Drug Courts: Better DOJ Data Collection and Evaluation Efforts Needed to Measure Impact of Drug Court Programs

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A letter report issued by the General Accounting Office with an abstract that begins "In exchange for the possibility of dismissed charges or reduced sentences, defendants with substance abuse problems agree to be assigned to drug court programs. In drug courts, judges generally preside over the proceedings; monitor the progress of defendants; and prescribe sanctions and rewards in collaboration with prosecutors, defense attorneys, and treatment providers. Most decisions about drug court operations are left to local jurisdictions. Although programs funded by the Drug Court Program Office (DCPO) must collect and provide performance measurement and outcome data, the Department of Justice ... continued below

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United States. General Accounting Office. April 18, 2002.

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Description

A letter report issued by the General Accounting Office with an abstract that begins "In exchange for the possibility of dismissed charges or reduced sentences, defendants with substance abuse problems agree to be assigned to drug court programs. In drug courts, judges generally preside over the proceedings; monitor the progress of defendants; and prescribe sanctions and rewards in collaboration with prosecutors, defense attorneys, and treatment providers. Most decisions about drug court operations are left to local jurisdictions. Although programs funded by the Drug Court Program Office (DCPO) must collect and provide performance measurement and outcome data, the Department of Justice (DOJ) has not effectively managed this effort because of (1) its inability to readily identify the universe of DCPO-funded drug court programs, including those subject to DCPO's data collection reporting requirements; (2) its inability to accurately determine the number of drug court programs responding to DCPO's semiannual data collection survey; (3) inefficiencies in the administration of DCPO's semiannual data collection effort; (4) the elimination of post-program impact questions from the data collection survey effort; and (5) the lack of use of the Drug Court Clearinghouse. Various administrative and research factors have also hampered DOJ's ability to complete the two-phase National Institute of Justice-sponsored national impact evaluation study. As a result, DOJ continues to lack vital information needed to determine the overall impact of federally funded programs and to assess whether drug court programs use federal funds effectively."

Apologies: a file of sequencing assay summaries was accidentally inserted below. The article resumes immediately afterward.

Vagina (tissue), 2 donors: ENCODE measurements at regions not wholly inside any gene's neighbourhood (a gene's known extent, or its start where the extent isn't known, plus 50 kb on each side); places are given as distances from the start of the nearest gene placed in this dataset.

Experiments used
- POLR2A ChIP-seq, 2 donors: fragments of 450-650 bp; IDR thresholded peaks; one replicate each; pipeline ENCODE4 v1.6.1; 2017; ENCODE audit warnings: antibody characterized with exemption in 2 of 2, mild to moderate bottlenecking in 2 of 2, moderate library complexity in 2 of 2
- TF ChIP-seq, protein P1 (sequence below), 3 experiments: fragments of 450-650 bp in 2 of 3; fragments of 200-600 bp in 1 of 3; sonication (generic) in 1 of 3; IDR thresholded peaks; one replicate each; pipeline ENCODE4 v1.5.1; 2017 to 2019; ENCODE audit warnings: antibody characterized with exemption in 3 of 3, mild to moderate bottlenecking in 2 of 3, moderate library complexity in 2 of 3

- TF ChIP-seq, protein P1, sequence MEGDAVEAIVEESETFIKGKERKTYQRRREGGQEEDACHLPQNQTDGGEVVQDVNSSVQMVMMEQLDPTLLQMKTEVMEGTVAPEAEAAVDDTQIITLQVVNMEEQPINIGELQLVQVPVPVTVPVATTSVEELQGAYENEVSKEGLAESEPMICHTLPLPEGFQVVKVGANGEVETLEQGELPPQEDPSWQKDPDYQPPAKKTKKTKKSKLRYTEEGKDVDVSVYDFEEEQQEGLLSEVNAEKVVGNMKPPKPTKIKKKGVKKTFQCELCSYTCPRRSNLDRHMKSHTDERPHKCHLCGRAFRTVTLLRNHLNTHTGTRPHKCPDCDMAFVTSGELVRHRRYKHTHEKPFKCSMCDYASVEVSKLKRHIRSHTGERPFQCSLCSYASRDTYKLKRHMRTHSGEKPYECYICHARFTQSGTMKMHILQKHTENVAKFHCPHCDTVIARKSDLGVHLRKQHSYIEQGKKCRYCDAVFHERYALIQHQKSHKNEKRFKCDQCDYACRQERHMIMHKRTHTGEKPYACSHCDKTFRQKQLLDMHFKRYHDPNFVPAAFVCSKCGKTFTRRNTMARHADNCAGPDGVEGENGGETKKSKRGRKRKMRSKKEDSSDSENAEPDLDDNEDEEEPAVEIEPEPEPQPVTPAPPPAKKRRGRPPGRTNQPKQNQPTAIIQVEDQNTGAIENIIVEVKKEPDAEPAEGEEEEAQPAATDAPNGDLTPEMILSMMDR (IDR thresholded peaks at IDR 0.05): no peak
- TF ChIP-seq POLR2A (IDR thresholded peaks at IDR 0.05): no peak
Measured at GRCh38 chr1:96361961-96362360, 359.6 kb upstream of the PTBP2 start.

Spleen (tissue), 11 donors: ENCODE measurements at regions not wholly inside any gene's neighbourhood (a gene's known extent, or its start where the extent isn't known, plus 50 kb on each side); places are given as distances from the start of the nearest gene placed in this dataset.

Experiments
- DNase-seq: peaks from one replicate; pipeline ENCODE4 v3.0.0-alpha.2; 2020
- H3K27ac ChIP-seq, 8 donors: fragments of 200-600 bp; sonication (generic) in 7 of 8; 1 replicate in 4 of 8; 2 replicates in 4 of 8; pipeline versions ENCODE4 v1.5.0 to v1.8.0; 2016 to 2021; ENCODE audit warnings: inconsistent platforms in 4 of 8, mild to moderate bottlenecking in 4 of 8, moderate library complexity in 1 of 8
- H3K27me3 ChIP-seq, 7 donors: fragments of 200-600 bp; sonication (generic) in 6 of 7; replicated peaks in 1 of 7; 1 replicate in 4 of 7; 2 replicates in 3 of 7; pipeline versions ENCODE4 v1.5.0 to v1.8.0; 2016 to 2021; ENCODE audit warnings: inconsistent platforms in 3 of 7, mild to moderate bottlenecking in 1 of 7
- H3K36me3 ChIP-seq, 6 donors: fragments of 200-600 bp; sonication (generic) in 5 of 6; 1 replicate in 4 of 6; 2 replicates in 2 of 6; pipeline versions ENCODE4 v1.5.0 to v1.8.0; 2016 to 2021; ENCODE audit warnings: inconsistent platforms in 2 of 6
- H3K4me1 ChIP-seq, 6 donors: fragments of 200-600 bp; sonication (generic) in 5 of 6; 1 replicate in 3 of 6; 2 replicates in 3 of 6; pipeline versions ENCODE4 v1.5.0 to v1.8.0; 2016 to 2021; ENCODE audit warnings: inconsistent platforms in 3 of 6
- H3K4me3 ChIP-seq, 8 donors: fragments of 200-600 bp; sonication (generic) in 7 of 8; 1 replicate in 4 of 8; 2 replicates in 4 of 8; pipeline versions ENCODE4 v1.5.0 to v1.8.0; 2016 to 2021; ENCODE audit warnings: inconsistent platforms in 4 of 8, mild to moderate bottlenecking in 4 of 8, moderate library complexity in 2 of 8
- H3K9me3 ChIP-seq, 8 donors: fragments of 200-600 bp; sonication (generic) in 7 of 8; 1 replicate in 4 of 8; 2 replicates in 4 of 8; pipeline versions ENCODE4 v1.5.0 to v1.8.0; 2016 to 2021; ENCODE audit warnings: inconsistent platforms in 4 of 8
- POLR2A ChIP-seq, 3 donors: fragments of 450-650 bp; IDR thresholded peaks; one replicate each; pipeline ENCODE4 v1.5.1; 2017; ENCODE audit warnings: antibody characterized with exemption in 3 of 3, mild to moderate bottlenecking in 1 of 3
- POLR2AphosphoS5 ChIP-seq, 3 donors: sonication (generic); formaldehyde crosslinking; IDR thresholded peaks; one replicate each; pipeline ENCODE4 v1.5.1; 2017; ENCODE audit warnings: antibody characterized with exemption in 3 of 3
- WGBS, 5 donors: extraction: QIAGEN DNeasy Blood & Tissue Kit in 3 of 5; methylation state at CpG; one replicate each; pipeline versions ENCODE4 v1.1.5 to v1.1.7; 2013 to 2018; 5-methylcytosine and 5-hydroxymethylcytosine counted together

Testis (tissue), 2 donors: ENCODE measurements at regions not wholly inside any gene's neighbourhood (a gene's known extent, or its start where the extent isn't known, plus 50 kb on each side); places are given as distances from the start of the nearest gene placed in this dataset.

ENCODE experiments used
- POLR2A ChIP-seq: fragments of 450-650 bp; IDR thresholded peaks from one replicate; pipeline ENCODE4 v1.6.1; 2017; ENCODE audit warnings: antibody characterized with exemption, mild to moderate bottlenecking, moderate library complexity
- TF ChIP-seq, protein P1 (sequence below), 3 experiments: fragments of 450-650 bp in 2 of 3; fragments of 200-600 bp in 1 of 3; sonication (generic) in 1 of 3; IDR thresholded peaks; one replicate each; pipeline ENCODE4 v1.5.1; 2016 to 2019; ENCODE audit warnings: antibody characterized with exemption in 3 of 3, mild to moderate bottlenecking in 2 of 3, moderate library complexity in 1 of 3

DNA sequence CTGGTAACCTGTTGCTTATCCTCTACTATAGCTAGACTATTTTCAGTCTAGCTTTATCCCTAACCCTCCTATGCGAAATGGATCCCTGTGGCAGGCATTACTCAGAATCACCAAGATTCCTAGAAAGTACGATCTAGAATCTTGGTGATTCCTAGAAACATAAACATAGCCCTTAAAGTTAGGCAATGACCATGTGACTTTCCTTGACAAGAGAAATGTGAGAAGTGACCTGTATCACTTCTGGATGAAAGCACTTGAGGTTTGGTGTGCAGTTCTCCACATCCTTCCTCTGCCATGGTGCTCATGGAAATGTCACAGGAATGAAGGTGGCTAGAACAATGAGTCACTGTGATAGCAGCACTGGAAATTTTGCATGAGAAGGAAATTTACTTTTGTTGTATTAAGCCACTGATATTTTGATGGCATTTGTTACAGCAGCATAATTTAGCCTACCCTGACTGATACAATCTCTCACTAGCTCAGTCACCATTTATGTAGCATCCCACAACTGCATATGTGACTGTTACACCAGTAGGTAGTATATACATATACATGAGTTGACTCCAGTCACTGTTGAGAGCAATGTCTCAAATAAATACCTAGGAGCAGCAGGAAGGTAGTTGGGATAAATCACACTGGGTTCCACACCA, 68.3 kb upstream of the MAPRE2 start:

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Government Accountability Office Reports

The U.S. Government Accountability Office (GAO) is an independent, nonpartisan agency that works for the U.S. Congress investigating how the federal government spends taxpayers' money. Its goal is to increase accountability and improve the performance of the federal government. The Government Accountability Office Reports Collection consists of over 13,000 documents on a variety of topics ranging from fiscal issues to international affairs.

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  • April 18, 2002

Added to The UNT Digital Library

  • June 11, 2014, 5:03 a.m.

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United States. General Accounting Office. Drug Courts: Better DOJ Data Collection and Evaluation Efforts Needed to Measure Impact of Drug Court Programs, report, April 18, 2002; Washington D.C.. (digital.library.unt.edu/ark:/67531/metadc293000/: accessed September 25, 2018), University of North Texas Libraries, Digital Library, digital.library.unt.edu; crediting UNT Libraries Government Documents Department.